Sifting through information to make decisions is harder when you can’t trust the messengers or, worse, expect they are too corrupt to be of use.
Thank goodness for print. It gave me the chance to see the Mueller reports in perspective. Thank goodness for observation. It allows me to assess those who wish to be president, and the person who is president.
Broadcast news, whether NBC, CBS, ABC, Fox, CNN, or MSNBC, fails and disappoints to provide clear, unbiased and non-partisan views of these important matters.
How is there to be an informed electorate when the information is always boiled down to a political slugfest.
Once upon a time I lamented that politics and government were ignored by news organizations because they didn’t know how to analyze events or present them interestingly.
I continue to believe television news teams cannot analyze news deftly. My worry is how well they learned to present them and how much that presentation depends on emotional and partisan passion as opposed to the objectivity of the “Dragnet” method.
The moral is be careful what you wish for. The upshot is that there is nowhere to turn that is convenient and as shrewd at being convincing. As least to other partisans on either side.
My wish for news in the decade to come, one that will include that 2020 election is that the Age of Cronkite will return, and viewers will be able to rely on broadcast sources to get genuine news delivered well and with proportion and perspective.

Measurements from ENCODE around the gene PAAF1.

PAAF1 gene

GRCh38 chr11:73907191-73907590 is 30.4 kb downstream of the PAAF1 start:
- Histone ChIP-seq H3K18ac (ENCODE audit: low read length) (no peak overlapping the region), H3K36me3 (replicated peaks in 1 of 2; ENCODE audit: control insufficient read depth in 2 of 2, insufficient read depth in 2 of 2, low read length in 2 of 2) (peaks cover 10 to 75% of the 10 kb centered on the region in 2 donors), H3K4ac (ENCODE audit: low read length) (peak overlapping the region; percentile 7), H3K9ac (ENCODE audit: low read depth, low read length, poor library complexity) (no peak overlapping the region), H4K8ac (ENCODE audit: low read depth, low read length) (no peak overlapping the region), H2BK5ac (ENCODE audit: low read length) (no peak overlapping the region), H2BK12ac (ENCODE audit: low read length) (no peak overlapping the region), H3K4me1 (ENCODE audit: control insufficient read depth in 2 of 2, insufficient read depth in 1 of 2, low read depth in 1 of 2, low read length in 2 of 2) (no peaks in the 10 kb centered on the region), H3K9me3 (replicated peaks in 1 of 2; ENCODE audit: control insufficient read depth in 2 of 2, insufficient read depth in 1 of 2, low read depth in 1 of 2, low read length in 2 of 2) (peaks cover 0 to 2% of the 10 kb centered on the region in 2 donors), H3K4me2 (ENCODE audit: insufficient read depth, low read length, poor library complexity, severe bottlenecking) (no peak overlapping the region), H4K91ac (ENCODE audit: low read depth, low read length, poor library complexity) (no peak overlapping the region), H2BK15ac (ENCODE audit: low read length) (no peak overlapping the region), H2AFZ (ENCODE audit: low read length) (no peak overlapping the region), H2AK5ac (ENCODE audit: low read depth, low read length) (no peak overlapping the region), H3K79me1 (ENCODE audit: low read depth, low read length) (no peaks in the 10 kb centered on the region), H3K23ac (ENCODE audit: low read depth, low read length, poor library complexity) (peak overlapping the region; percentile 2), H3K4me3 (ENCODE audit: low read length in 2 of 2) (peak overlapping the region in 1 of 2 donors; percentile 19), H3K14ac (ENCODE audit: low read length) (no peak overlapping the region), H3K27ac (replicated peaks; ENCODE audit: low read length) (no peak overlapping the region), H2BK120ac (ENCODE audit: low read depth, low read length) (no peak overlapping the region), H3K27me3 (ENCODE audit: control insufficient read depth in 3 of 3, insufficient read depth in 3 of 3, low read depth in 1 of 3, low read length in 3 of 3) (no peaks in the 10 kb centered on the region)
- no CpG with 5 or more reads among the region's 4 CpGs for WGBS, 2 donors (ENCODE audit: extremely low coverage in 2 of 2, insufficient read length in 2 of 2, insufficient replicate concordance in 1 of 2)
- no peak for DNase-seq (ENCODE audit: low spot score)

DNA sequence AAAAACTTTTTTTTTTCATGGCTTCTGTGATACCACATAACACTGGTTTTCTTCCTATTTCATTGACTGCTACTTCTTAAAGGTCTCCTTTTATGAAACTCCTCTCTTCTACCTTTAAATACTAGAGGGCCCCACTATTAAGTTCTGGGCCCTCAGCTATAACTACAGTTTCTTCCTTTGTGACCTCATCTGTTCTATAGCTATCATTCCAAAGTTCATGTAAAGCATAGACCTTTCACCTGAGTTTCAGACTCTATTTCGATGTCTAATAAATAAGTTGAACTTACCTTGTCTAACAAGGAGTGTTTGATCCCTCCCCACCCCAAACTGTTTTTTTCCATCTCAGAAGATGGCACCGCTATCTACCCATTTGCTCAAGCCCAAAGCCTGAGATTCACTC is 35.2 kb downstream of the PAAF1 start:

What we have now is just a disgrace.
Nostalgia time in Bucks
Bucks County Playhouse is spending April 2019 as Nostalgia Central.
Last week, it presented a play with a cast representing hit shows from the ABC Television Network of the ‘80s – Don Most from “Happy Days,” Cindy Williams from “Laverne and Shirley,” Adrian Zmed from “T.J. Hooker,” and Didi Conn from “Benson.”
This week, the ABC of yesteryear routine continues as Hal Linden, who has much to his credit but is most famous for playing the title character on “Barney Miller,” comes to New Hope as the celebrity host of a 1940s swing revue, “In the Mood.”
Before coming to television, Linden was known as a leading man in the musical theater. He earned a 1971 Tony Award for portraying the patriarch of a famous international banking family in Jerry Bock and Sheldon Harnick’s “The Rothschilds.”
“Barney Miller” cast Linden in what I tend to call “the Mary Tyler Moore” role, that of a central character who has a quirk or two but is the rock of sanity amid a zanier or more neurotic group.
Linden fit the paradigm well. Barney was the picture of sense and stability while supervising a precinct of detectives that had stronger and more comic personalities. He provided the anchor that controlled the less grounded emotions and behaviors of the people with whom he worked.
“In the Mood” will draw more on Linden’s experience as a showman. Like that cast from last week, he is first and foremost an entertainer, and that’s the way you win a Tony in 1971, head a hit television series in 1981, and find welcome as the headliner of a variety show three and four decades later.
RIP, Georgia Engel
The voice was real.